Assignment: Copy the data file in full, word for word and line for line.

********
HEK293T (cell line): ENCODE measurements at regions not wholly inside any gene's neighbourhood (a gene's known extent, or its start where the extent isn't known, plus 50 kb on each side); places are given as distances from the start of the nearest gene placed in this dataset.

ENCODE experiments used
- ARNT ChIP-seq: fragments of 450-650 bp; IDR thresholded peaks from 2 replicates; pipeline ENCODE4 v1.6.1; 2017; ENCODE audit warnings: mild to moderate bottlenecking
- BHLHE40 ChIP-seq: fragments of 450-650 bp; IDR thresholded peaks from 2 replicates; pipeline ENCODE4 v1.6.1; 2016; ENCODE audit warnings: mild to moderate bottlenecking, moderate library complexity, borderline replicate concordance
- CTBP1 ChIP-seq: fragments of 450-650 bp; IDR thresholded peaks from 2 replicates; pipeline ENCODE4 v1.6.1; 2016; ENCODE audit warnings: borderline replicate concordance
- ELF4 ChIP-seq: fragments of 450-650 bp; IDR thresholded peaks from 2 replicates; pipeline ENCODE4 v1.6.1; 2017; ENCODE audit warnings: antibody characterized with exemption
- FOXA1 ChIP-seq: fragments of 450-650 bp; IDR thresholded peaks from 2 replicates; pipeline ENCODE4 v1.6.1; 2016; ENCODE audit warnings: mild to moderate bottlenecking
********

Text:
HEK293T (cell line): ENCODE measurements at regions not wholly inside any gene's neighbourhood (a gene's known extent, or its start where the extent isn't known, plus 50 kb on each side); places are given as distances from the start of the nearest gene placed in this dataset.

ENCODE experiments used
- ARNT ChIP-seq: fragments of 450-650 bp; IDR thresholded peaks from 2 replicates; pipeline ENCODE4 v1.6.1; 2017; ENCODE audit warnings: mild to moderate bottlenecking
- BHLHE40 ChIP-seq: fragments of 450-650 bp; IDR thresholded peaks from 2 replicates; pipeline ENCODE4 v1.6.1; 2016; ENCODE audit warnings: mild to moderate bottlenecking, moderate library complexity, borderline replicate concordance
- CTBP1 ChIP-seq: fragments of 450-650 bp; IDR thresholded peaks from 2 replicates; pipeline ENCODE4 v1.6.1; 2016; ENCODE audit warnings: borderline replicate concordance
- ELF4 ChIP-seq: fragments of 450-650 bp; IDR thresholded peaks from 2 replicates; pipeline ENCODE4 v1.6.1; 2017; ENCODE audit warnings: antibody characterized with exemption
- FOXA1 ChIP-seq: fragments of 450-650 bp; IDR thresholded peaks from 2 replicates; pipeline ENCODE4 v1.6.1; 2016; ENCODE audit warnings: mild to moderate bottlenecking